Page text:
Decision Trees : Part 1

Who said we cannot build Decision Trees in Excel? probably you didn't, but I bet you thought it was.

This post will be the first in a series of two posts where we will explore how a Receivables Analyst can use Microsoft Excel, to build simple Decision Tree model helping to segment Accounts Receivable.

What is a Decision Tree :

Decision Tree-based prediction models are one of the most used families of classifiers in Machine Learning. They are used widely by the Machine Learning community. You can have a look at Victory Lab (by Sasha Issenberg) to understand how decision trees were used in a very concrete case: Obama’s successful 2012 reelection campaign.

One of the important advantages of Decision Trees is their simplicity, their decision model can be understood by people with little statistical training while helping to predict the value of a binary outcome from several independent variables.

A bit of theory about Decision Trees

Let's start by some theory, a decision tree starts with a root node that includes all combinations of attribute values, then we decide what are the "pertinent" variable to "split" the root node to create the best improvement in class separation. This process is then repeated to build all the brushes of the tree.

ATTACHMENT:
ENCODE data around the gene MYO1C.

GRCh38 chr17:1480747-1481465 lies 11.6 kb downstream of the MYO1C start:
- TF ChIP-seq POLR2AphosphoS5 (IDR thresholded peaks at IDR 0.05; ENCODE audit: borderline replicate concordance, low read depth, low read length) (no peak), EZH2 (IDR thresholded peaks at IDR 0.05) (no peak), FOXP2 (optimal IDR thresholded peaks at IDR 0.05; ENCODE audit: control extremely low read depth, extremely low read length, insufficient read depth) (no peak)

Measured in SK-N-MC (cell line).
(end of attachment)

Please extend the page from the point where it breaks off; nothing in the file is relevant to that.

The split of a node should only take place on impure data. And a node is considered pure if all the data associated have the same value of the dependent variable.

Impurity can be measured as the weighted average of the impurities for the child nodes created by the split, where the weight for the child node is proportional to a number of data points in the child node.

The impurity of a child node might be calculated in different ways: Entropy, Gini Index, Classification error. In this article, we will use entropy to measure the impurity of a node.

To define measure the entropy of a node, suppose there are p possible values (0, 1, .., p-1) for the dependent variable. Assume the child node is defined by independent variable X is equal to a. Then the entropy of the child node is computed as the following equation:

{\displaystyle \mathrm {H} (X)=-\sum _{i=1}^{n}{\mathrm {P} (x_{i})\log _{b}\mathrm {P} (x_{i})}}

Where P(xi)  is the fraction of observations in class i
The impurity associated with the split is then calculated as

Impurity = (Σ  ni * Entropy(i))/ N

Where ni is number of observations having they split variable equal i
N is the total number of observations in the parent node.

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